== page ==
Carney and Vote Leave clash over EU battle

Mark Carney Image copyright Reuters

The Governor of the Bank of England has sent an angry response to one of the most senior figures in the Vote Leave campaign after being warned about rules banning "any public comment" in the run up to the referendum.

Mark Carney's three-page letter, obtained by the BBC, says that what senior Bank officials considered a "threat" contained "numerous and substantial" misconceptions.

It also says that there was a "fundamental misunderstanding" about the independence of the Bank.

It was written in response to a letter to Mr Carney from Bernard Jenkin MP, a director of the Vote Leave campaign and chairman of the Public Administration Committee. That letter has also been seen by the BBC.

Mr Jenkin said the Bank was governed by the pre-referendum "purdah" rules which prevent publicly funded bodies making public comments in the run up to the vote on June 23.

Senior figures close to the Governor said that Mr Carney had decided Mr Jenkin's letter - written on June 13 - needed a robust response.

Today, the Monetary Policy Committee of the Bank, chaired by Mr Carney, will publish its latest interest rate decision and the minutes of its meeting.

Those minutes are expected to contain a reference to the Referendum and the latest views of the committee on any economic effects the Bank believes are connected to the vote.

"I hope you will forgive me writing in response to concerns raised with me," the letter from Mr Jenkin to Mr Carney says.

"You have already made your views known about the question of the forthcoming referendum.

"The concern is that you, as Governor of the Bank of England, or others who serve the Bank, may have occasion to make further public comment on matters arising from the question on the ballot paper for the referendum."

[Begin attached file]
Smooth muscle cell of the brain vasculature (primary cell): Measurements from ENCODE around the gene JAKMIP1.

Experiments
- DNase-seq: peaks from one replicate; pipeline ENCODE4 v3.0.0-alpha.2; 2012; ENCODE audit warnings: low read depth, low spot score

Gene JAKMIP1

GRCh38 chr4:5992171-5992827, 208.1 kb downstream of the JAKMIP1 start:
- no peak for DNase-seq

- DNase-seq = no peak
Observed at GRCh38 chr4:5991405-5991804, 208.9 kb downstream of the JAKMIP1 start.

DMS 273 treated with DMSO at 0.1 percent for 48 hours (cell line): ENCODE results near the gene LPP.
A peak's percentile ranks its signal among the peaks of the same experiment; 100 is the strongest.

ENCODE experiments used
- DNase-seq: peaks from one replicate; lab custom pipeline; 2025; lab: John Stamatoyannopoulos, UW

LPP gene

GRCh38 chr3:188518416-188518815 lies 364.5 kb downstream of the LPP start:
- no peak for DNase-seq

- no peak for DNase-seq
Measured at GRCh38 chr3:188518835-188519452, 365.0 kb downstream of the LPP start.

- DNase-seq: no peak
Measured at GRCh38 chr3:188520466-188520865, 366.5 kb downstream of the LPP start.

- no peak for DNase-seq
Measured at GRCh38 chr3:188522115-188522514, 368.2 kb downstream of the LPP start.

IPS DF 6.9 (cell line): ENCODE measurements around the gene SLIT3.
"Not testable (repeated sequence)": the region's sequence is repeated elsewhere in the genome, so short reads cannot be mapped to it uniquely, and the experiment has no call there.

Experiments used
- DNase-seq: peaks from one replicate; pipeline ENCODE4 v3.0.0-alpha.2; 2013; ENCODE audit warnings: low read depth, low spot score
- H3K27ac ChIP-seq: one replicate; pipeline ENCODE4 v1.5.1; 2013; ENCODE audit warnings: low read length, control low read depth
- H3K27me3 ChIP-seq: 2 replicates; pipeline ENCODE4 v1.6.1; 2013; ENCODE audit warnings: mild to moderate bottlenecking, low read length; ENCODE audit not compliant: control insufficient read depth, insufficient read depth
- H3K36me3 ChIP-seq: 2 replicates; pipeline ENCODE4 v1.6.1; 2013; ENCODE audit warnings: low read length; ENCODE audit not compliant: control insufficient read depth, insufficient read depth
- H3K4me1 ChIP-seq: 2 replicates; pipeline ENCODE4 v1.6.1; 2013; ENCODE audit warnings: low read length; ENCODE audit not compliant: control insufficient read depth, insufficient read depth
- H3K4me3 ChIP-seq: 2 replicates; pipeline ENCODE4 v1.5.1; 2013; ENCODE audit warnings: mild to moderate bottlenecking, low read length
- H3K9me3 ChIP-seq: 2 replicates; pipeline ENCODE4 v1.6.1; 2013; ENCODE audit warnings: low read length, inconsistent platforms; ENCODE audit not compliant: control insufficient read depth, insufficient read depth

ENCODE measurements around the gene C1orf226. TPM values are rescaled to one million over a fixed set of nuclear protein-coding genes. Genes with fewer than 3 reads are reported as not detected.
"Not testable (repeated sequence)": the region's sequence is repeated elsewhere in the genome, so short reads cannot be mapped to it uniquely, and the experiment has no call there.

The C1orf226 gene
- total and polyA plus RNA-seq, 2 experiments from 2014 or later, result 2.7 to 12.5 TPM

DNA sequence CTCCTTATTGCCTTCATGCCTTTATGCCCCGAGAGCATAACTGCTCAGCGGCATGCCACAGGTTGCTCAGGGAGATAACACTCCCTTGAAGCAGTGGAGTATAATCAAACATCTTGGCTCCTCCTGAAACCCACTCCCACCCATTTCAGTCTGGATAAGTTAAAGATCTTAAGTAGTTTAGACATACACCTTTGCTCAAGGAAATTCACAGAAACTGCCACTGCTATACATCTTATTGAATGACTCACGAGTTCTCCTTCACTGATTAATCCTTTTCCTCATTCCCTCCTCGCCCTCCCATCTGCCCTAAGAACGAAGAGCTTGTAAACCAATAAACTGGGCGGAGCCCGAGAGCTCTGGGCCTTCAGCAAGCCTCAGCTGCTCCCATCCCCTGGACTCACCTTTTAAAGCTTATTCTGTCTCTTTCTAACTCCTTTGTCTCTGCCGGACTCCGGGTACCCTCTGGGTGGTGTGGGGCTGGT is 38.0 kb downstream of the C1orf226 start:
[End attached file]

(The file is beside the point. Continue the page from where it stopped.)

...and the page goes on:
Legal advice

Mr Jenkin says that he has "no doubt" that the Governor is aware of the purdah legislation.

"You are prohibited from making any public comment, or doing anything which could be construed as taking part in the referendum debate," the letter continues.

"I have taken legal advice from Speakers' Counsel . . . [and] wanted to take the opportunity to stress the importance of this matter.

"I very much hope you will avoid doing anything which could suggest you or the Bank have disregarded Parliament's wishes."

Mr Carney wrote back to Mr Jenkin, saying that he had not "made my views known" on the referendum.

"Nor do I intend to share my private opinion other than via the anonymity of [the] ballot box when I join millions of others to cast my vote," the letter says.

"All of the public comments that I, or other Bank officials, have made regarding issues related to the referendum have been limited to factors that affect the Bank's statutory responsibilities and have been entirely consistent with our remits."

Mr Carney said that Mr Jenkin's letter "demonstrates a fundamental misunderstanding of central bank independence" and that the Bank has "a duty" to report its "evidence-based judgements" to Parliament and the public.

'Accountability'

He also said that the Bank was not officially covered by the purdah rules but has "voluntarily" agreed to be bound by them "in the spirit of the guidelines issued by the Cabinet Office".

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In its regular Inflation Report and in evidence to MPs, the Bank of England has warned about the economic impact of Britain leaving the EU.

The Governor last month said there could be a short term economic shock leading to a "technical recession", which would be six months of negative economic growth.

The comments drew an angry response from the Vote Leave campaign, with one MP, Jacob Rees Mogg, calling on the Governor to resign.

"Transparency is a hallmark of Parliamentary accountability," Mr Carney's letter says.

"In the future I would be grateful if you would do me and my fellow independent committee members the courtesy of consulting the public record before writing letters such as that which I received on Monday."

Response

The first response from the Stronger In campaign to the BBC's story on Mark Carney's clash with Vote Leave comes via the former chancellor and remain campaigner, Alistair Darling:

"This is a blatant attempt to muzzle a respected independent voice.

"The Bank of England is independent, the Governor is independent and he has a duty to say what he thinks.

"It is very clear the Leave campaign doesn't want people to hear what the Bank has to say on the most critical issue facing our generation because they don't like its conclusions."

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